FIG. 1 presents a first exemplary embodiment of the rod ignition coil claimed for the invention, one in which the shock-absorbing element is mounted in the area of the spark plug receptacle;

FIG. 2 a second exemplary embodiment of the rod ignition coil claimed for the invention, one in which the shock-absorbing element is mounted between the ignition coil component and the adapter;

FIG. 3 a third exemplary embodiment of the rod ignition coil claimed for the invention, one in which the shock-absorbing element is mounted in the spark plug receptacle; and

FIG. 4 a fourth exemplary embodiment of the rod ignition coil claimed for the invention, in which the shock-absorbing element is configured as a pressure spring.

Identical components are provided with the same reference numbers in FIGS. 1 to 4.

DETAILED DESCRIPTION OF THE INVENTION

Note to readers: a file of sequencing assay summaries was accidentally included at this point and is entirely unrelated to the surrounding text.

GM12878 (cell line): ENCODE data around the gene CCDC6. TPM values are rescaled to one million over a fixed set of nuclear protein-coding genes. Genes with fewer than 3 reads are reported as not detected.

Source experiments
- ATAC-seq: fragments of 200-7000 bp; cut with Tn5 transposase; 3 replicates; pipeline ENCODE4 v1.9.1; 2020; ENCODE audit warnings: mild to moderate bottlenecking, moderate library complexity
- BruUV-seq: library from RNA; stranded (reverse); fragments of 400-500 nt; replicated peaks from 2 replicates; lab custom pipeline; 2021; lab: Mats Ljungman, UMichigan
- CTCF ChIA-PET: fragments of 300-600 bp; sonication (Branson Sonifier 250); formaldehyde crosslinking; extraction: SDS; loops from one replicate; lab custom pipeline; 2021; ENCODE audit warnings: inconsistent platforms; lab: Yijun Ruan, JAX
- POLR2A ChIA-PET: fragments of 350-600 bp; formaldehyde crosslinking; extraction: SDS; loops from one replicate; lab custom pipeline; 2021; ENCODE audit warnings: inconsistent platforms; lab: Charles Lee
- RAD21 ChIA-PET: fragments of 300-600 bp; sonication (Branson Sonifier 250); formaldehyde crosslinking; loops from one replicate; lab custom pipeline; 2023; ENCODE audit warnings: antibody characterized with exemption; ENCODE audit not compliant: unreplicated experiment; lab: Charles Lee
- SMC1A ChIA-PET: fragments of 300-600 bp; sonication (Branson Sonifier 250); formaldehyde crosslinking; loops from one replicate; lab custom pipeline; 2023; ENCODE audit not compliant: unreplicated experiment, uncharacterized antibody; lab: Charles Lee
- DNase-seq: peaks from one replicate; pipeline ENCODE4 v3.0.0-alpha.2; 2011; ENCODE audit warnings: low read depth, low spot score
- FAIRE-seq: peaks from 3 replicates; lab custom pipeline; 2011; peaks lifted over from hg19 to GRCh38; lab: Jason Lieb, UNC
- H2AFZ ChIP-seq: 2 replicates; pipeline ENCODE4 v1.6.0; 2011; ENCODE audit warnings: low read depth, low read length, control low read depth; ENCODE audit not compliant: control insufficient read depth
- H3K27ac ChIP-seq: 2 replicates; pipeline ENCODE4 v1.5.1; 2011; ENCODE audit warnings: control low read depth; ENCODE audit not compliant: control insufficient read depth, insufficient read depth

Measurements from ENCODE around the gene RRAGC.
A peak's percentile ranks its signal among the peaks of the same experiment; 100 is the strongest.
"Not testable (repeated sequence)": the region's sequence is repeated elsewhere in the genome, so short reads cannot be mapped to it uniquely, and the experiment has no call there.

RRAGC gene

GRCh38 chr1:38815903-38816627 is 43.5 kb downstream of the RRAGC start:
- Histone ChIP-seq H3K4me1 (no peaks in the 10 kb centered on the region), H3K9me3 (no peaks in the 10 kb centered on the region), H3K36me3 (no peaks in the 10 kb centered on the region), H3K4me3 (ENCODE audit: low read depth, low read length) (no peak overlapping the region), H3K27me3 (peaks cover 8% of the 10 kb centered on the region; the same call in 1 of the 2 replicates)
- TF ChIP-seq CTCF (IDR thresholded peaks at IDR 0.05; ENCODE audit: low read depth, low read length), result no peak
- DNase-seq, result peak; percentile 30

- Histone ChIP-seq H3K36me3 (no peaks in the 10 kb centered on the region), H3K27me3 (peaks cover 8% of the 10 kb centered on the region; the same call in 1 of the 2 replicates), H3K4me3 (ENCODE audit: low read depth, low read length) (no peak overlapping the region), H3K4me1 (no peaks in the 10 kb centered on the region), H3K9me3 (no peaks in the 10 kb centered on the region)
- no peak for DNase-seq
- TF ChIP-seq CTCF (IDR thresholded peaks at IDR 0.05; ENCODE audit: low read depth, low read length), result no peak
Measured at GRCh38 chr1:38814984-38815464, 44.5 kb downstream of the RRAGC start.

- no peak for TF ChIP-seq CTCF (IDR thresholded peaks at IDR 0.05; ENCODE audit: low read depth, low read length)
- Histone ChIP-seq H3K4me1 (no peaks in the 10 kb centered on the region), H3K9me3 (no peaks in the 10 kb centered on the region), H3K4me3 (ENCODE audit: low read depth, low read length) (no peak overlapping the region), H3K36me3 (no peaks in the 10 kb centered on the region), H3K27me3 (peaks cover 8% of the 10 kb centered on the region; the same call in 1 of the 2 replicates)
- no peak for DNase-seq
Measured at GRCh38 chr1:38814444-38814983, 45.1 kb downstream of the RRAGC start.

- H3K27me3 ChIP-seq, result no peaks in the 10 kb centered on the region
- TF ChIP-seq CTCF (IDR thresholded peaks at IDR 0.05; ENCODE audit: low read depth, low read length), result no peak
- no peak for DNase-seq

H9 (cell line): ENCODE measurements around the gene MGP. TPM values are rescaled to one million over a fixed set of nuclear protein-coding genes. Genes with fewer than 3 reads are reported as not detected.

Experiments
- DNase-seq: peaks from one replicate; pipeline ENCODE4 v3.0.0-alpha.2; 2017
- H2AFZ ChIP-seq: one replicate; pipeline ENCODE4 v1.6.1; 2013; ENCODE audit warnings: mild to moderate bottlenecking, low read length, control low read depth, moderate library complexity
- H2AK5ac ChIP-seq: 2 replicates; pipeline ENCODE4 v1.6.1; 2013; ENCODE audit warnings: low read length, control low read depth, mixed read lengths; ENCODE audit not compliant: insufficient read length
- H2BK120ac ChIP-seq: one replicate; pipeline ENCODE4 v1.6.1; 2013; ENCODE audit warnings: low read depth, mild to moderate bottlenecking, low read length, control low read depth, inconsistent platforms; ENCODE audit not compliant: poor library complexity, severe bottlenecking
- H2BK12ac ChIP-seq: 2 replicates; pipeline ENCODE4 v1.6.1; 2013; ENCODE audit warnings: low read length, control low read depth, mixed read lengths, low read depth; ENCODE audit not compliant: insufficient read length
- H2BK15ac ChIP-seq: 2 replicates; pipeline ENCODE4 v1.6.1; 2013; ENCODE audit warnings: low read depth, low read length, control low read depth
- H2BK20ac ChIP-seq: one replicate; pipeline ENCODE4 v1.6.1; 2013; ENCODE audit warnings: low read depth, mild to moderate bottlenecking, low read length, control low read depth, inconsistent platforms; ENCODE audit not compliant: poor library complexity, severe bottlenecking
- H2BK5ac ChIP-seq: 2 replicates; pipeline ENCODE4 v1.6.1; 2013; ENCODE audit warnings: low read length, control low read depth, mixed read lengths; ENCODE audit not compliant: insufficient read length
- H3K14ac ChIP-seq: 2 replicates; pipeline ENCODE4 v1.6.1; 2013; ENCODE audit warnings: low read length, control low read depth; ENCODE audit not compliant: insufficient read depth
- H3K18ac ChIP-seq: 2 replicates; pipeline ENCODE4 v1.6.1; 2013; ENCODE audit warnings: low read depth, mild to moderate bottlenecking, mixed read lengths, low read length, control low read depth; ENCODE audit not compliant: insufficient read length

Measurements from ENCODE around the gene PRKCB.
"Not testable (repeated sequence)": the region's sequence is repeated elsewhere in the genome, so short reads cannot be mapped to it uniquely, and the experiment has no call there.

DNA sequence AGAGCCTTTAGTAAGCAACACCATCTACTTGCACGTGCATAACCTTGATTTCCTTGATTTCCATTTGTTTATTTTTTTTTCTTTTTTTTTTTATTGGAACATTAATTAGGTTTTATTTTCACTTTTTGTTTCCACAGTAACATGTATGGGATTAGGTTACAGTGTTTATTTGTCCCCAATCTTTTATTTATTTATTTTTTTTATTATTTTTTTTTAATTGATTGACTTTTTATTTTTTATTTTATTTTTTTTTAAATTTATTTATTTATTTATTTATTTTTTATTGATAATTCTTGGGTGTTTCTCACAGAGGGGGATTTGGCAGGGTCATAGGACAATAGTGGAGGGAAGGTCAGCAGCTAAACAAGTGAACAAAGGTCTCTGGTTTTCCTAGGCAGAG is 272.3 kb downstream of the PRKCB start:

FIG. 1 shows in a partly cutaway side view a first exemplary embodiment of the invention, an embodiment in which the shock-absorbing element is mounted in the area of the spark plug receptacle.

The rod ignition coil 1 consists essentially of an ignition coil component 24 which is connected to an electronic circuit (not shown) for generation of the ignition signal and a housing 5 which protects and electrically insulates the interior components. The rod ignition coil 1 is connected to other engine assemblies by cable connections not shown. At the lower end of the ignition coil component 24 there is a spark plug receptacle 25 mounted on a spark plug 3.

The ignition coil component 24 and the housing 5 of the rod ignition coil 1 are rigidly connected to each other so that impact forces which arise when the rod ignition coil 1 is mounted on the spark plug 3 are undamped when transmitted.

On the free end of the ignition coil component 24 there is a spring 13 which is clamped onto the SAE head of the spark plug 3 after assembly and which prevents inadvertent loosening of the ignition coil component 24 from the spark plug 3.

The ignition coil component 24 has, in the area of the spark plug receptacle 25, a circumferential groove 16 into which is introduced a disk-shaped shock-absorbing element 17 which is positively locked in the groove 16. The shock-absorbing element 17 is made of a rubber material which is electrically conductive.